The ability of the Wilmington-area economy to recover from the COVID-19 public health crisis is contingent on the continuation of the vaccination rollout and consumer confidence in timing with the upcoming tourist season.
That’s according to Adam Jones, a regional economist with the University of North Carolina Wilmington, who spoke Wednesday during the 29th Annual Economic Forecast presented by RSM and the Wilmington Chamber of Commerce. The presentation this year was held virtually because of the pandemic.
"It's still cold," Jones said of the local economy, "but we're kind of at dawn, and we're just starting to see the light peek over the horizon. So we've got a period of cold left to go before we get back to really being warm again."
The economy suffered in the second quarter last year when it came to a close due to the virus but has started to bounce back "relatively quickly," he said. Businesses and the economy have been more resilient through the pandemic than previously predicted, he said.
In June, expectations were that the economy at the end of 2020 would be 6.5% smaller than at the end of 2019, he said. While the final numbers have yet to be released, it looks like the economy at the end of 2020 was about 2% smaller than the end of the previous year.
"My takeaway from that is that our entrepreneurs have been incredibly resilient and creative about thinking of how do they move forward and learn to live with this virus," Jones said. "Throw in there a record-level stimulus, and we've got -- while not a good outcome -- at least one that's not as bad as we initially feared it might be."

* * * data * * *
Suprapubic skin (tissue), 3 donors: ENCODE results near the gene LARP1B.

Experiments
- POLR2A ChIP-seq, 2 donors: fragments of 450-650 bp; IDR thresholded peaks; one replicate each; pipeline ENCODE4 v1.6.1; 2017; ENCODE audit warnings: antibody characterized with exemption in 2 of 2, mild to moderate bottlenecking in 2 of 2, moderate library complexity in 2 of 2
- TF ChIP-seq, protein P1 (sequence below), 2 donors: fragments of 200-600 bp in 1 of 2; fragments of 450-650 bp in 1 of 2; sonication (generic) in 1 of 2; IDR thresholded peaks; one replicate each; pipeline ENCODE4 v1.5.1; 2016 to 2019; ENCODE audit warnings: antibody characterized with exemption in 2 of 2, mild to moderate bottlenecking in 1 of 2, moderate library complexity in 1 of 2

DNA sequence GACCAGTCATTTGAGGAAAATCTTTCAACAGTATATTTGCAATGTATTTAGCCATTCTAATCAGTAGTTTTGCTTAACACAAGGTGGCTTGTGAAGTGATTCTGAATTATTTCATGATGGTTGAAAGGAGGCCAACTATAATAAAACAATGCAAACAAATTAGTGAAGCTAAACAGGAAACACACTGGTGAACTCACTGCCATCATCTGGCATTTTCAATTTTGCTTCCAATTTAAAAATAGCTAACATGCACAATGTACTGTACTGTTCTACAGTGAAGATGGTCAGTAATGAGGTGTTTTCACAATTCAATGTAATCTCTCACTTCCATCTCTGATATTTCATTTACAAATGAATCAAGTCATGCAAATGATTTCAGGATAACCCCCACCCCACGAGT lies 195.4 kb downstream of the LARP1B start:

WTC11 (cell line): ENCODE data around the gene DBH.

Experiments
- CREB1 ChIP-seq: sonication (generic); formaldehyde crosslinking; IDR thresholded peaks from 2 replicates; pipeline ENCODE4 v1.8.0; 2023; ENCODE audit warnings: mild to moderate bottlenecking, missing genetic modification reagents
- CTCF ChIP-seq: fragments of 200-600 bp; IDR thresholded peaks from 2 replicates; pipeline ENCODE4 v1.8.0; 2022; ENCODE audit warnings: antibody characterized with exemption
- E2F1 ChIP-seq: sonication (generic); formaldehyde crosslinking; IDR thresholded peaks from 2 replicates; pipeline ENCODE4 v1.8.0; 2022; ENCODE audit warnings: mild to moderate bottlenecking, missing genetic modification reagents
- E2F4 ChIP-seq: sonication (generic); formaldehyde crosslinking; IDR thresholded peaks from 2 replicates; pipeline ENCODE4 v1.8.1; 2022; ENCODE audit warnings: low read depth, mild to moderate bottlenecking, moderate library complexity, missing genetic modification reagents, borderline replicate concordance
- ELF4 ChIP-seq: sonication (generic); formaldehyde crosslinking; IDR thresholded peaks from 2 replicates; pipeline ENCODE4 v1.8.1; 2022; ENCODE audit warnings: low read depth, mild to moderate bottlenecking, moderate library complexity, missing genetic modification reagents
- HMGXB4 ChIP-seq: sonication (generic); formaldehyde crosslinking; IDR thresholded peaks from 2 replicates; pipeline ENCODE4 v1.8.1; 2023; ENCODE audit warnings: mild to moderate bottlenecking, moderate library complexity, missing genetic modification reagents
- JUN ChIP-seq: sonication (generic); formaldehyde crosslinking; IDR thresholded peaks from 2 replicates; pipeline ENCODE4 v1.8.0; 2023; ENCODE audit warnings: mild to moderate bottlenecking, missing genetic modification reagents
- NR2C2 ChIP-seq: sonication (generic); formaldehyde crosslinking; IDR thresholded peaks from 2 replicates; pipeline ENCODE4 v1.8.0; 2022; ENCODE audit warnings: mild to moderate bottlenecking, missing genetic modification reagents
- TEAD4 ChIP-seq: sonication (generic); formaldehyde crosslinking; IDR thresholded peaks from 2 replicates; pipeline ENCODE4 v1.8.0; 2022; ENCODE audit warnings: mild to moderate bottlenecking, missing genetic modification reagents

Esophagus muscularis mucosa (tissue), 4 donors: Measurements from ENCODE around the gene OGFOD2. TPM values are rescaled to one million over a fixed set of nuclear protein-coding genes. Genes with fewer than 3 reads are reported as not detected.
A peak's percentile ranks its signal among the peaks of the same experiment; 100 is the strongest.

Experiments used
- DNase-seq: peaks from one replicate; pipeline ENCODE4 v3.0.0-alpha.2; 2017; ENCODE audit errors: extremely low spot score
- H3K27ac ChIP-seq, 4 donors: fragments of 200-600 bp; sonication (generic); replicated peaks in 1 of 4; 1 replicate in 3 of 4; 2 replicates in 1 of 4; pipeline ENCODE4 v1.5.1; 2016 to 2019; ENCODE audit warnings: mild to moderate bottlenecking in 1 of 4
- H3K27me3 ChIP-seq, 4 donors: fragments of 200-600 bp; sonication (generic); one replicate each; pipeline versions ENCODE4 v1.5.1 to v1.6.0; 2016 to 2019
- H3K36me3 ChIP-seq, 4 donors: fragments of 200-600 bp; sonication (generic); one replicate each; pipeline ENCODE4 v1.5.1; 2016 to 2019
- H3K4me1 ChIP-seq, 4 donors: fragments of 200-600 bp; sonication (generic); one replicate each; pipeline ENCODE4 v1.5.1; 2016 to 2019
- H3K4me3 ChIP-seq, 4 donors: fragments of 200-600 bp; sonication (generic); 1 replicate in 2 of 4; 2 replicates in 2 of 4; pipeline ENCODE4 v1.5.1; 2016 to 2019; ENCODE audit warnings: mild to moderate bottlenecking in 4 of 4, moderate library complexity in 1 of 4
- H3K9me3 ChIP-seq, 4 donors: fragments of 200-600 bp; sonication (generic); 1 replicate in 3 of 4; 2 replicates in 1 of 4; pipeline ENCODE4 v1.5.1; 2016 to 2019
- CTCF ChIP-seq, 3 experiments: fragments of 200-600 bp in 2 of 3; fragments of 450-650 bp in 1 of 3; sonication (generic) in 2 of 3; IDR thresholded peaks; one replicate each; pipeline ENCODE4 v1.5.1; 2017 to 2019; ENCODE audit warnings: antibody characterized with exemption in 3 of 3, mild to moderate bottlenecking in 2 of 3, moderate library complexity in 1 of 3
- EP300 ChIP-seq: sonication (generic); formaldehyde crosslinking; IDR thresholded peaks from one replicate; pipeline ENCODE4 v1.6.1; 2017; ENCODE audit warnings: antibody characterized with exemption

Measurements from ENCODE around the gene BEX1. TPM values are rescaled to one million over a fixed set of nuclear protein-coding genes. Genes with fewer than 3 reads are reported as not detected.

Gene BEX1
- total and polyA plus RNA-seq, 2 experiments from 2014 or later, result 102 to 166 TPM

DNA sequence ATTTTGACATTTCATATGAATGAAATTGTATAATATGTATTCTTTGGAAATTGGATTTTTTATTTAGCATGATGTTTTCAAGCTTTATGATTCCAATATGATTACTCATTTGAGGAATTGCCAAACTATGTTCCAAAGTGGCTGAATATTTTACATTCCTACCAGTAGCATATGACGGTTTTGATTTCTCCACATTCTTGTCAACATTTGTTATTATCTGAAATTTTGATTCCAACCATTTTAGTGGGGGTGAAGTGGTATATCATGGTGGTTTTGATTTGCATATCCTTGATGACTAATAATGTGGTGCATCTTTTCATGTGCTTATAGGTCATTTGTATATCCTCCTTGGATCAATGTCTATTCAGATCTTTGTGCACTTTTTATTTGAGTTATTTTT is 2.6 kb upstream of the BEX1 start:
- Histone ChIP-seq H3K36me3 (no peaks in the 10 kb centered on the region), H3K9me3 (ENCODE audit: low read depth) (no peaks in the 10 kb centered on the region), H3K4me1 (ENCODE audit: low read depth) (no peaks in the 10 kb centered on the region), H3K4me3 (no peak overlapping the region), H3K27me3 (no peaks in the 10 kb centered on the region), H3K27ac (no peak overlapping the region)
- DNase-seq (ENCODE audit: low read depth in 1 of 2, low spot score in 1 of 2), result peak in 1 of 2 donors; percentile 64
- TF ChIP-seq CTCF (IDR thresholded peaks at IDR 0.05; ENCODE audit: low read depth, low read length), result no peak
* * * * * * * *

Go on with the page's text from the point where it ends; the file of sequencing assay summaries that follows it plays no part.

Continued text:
The impacts of the pandemic, however, are very diverse, having a greater impact on some industries than others.
The construction, retail and trade sectors and the leisure and hospitality sector are some that suffered at the start of the public health crisis. The construction, retail and trade sectors, however, have recovered more quickly than the leisure and hospitality sector, which still suffers.
Hospitality shrunk by nearly 50% nationwide, Jones said. And nationally and locally, employment in leisure and hospitality remain down about 25% compared to pre-pandemic levels.
"It's these differences across industries that are going to drive differences across regions," Jones said. "So Southeastern North Carolina, being heavy in leisure and hospitality, means that we've still got a ways to go."
This is an area of the local economy that has really been lagging and will take time to recover. Part of it is because of policies, but the other aspect is people are not quite as comfortable going out yet, Jones said.
On the bright side, households have banked a lot of extra money, consumer purchases have somewhat normalized and forecasts show pent-up demand and mobility could increase with the rollout of COVID-19 vaccines, he said.
Jones said it's predicted that vaccines will be "largely rolled out" into the U.S. in late spring or early summer, based on a vaccine forecast. That's just in time for peak tourism season in the area, which even through the pandemic last year, favored largely from drive-in tourism.
Jones expects that drive-in tourism to continue in the 2021 season.
"We're not out of this health crisis yet. There's still some time to go," Jones said.
"This pent-up demand for services, fun and experiences are coupled with consumers sitting in a strong cash position where cash is burning a hole in their pocket, [which] means that drive-in markets for tourism like ours, are going to do very well," he said. "So we're optimistic that we could have one of the busiest summers we've had."